USAP and UPA-A Respond to Pickleball Paddle Certification Questions

USAP and UPA-A are now certifying pickleball paddles. This image displays a paddle with a check mark on it

The pickleball community now has two organizations certifying pickleball paddles for professional use in tournaments: USA Pickleball (USAP), the first American governing body in the sport, and United Pickleball Association of America (UPA-A), the newcomer under UPA, the organization that formed earlier this year to operate the merged PPA Tour & Major League Pickleball.

Since UPA-A announced its formation after the aforementioned league merger, the pickleball community has posed serious questions about its existence and what it is trying to accomplish. 

Then last week, a UPA-A update described a new paddle certification process pertaining to pro-level paddle brands that will launch later this year and feature input from Pro Pickle Labs and the University of Massachusetts-Lowell.

Many have wondered about the legitimacy of both organization's methods for testing and certifying paddles for use across all levels of pickleball play. 

In fairness to both organizations, we asked their representatives to comment on the state of paddle certification:


The Kitchen: How is this new certification program different from USAP's? What is the justification for it?

Jason Aspes, President of UPA: First and foremost, this is only about the pro game. We can't monitor 2,000+ brands that address the recreational market, and we don't want to get into that. Not now, at least.

USAP’s Certifications have until now been materials-based. Now, we're moving towards something performance-based.

We'll measure Exit Velocity, RPM's, and audio tone. USAP does a deflection test up to 7 pounds; we do our onsite testing up to 42. Materials have improved along with engineering, so we need to make sure there's a threshold on power.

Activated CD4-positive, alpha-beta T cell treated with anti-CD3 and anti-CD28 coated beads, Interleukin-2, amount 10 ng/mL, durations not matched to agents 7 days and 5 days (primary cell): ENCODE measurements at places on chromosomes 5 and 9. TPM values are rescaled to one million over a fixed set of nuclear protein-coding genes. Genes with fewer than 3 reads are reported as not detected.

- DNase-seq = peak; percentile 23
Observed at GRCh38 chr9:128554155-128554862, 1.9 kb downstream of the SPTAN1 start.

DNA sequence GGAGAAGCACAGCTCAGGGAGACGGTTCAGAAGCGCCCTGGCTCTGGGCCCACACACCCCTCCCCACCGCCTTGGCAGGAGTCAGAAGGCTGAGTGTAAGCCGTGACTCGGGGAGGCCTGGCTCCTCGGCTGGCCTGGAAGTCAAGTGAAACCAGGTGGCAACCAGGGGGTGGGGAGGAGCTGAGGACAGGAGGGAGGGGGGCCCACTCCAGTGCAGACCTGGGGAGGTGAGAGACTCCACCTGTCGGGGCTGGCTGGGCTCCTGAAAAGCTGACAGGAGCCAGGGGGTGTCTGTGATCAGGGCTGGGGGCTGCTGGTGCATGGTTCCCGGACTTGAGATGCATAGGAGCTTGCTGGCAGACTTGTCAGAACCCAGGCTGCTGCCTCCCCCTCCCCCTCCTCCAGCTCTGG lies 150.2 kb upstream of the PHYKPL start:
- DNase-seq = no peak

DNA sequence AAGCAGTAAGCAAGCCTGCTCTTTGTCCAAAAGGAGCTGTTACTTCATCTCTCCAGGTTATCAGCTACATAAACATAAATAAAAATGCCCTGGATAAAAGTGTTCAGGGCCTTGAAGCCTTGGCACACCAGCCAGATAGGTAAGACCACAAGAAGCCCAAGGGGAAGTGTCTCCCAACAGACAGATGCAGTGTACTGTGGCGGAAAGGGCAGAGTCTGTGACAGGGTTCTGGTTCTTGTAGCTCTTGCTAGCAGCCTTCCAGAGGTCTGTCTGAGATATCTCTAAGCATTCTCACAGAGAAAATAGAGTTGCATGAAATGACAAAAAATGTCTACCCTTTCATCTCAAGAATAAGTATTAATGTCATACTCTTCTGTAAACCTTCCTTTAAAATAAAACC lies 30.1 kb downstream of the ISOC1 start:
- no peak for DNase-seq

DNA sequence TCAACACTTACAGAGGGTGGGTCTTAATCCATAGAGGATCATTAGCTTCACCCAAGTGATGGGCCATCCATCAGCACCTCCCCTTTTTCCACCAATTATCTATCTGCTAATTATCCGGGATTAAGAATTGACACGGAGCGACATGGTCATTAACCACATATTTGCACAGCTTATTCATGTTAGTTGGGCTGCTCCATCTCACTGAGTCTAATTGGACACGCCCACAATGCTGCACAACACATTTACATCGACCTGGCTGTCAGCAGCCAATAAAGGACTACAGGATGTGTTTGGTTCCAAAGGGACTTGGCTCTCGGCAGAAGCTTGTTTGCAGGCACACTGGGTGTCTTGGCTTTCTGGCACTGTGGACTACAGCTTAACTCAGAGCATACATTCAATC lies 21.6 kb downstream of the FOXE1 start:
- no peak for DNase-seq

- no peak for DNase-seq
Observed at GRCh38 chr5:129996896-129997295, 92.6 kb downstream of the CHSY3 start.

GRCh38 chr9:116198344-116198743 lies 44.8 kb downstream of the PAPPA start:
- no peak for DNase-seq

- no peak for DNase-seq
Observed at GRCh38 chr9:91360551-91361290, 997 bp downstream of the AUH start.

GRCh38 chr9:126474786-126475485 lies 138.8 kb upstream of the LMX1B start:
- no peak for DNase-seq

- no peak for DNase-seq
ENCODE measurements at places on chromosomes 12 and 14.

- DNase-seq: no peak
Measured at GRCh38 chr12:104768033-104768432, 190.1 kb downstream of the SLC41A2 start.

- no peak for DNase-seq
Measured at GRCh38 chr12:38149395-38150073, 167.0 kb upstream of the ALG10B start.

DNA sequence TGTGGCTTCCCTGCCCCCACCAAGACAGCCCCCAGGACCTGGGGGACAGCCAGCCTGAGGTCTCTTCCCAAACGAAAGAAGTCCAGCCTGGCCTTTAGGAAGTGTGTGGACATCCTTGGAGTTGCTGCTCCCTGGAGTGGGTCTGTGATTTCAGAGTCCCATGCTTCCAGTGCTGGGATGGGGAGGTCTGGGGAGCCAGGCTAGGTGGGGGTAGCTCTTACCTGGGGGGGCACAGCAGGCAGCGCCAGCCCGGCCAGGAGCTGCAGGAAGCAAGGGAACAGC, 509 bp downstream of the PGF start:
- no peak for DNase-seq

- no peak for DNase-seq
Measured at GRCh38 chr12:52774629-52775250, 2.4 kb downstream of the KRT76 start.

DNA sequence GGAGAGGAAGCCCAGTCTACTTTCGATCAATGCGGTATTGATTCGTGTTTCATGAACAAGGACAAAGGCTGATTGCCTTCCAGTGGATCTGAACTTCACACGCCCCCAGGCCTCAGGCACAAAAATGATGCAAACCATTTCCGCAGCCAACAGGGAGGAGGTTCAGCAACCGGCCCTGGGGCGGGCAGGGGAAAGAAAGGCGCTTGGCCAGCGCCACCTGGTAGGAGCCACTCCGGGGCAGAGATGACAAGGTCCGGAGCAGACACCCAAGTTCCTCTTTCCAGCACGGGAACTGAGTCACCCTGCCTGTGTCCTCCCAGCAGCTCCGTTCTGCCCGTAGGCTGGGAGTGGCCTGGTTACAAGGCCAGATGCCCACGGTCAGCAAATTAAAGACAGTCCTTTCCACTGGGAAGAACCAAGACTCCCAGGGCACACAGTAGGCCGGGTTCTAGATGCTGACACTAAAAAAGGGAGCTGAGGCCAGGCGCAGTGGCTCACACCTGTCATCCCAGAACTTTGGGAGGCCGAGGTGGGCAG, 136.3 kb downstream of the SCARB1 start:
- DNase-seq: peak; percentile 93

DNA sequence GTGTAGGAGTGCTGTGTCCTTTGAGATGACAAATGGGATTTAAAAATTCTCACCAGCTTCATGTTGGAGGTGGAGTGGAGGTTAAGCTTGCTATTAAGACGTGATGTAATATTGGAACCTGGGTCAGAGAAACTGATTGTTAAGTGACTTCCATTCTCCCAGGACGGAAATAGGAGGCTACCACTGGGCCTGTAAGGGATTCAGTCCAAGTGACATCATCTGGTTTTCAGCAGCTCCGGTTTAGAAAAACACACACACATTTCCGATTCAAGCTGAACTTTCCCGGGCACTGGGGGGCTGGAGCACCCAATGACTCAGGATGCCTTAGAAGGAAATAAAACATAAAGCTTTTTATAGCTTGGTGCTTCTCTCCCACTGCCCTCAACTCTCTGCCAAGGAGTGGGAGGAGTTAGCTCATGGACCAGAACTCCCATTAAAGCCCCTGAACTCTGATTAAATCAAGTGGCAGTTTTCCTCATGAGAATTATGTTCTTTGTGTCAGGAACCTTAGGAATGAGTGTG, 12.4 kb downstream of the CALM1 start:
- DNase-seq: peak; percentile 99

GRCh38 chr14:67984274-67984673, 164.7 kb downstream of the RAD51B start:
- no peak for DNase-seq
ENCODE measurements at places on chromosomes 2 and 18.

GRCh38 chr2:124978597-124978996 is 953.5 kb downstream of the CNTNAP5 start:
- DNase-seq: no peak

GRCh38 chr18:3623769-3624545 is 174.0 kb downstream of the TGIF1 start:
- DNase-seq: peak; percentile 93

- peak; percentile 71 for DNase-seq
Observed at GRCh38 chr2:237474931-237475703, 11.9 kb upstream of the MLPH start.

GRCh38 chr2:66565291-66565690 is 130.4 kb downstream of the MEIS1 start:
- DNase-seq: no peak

Exit Velocity: Exit velocity, in certain paddles, has become too high in general; and not only that, but Exit Velocity can even change throughout the lifecycle of a paddle. We're going to test paddles with “destructive testing” conditions that mimic wear and tear. We're going to set a threshold and make sure that the peak of a paddle's power is not too high.

RPMs: Basically a test for spin. The standard test is for grit, or the peaks and valleys of a material like carbon fiber. But there are other materials at the top of the game making this test obsolete. We're not worried about materials, we're worried about the overall spin capability not exceeding a certain level. We're also going to conduct destructive testing to test this.

Audio tone: We're trying to anticipate that at the pro level, there's money on the line for the players. They're looking for advantages wherever they can find them. Working with our manufacturing and player advisory committees, we recognized that a silent paddle, or one that strips away any audio cue of pace or placement, would provide a distinct advantage. If it doesn't make that sound, the opponent is left at a disadvantage.

Currently, USAP does not test for any of these factors except grit.

For the remainder of 2024 and the foreseeable future, we are only focused on the UPA professional game. That is all we're trying to monitor: keep it fun to watch, fair, and competitive.

We were hoping USAP would have gotten it right, but having seen where paddles are going - unchecked - we knew that hope wasn’t a business strategy and felt we needed to step in and regulate for our own pro scene.

The Kitchen: What can you say about the expense of pursuing UPA certifications? How will you ensure that smaller brands who can't afford the fee will still be able to have a fair chance at pursuing certification?

Jason Aspes: We're figuring out the pricing. It's an absolutely valid piece of feedback and I've spent tons of time having very honest conversations with all different paddle manufacturers and their leaders.

I want dissenting voices providing a well-rounded point of view for whatever we do. It doesn't mean they're always going to get their way, but they will be a voice at the table.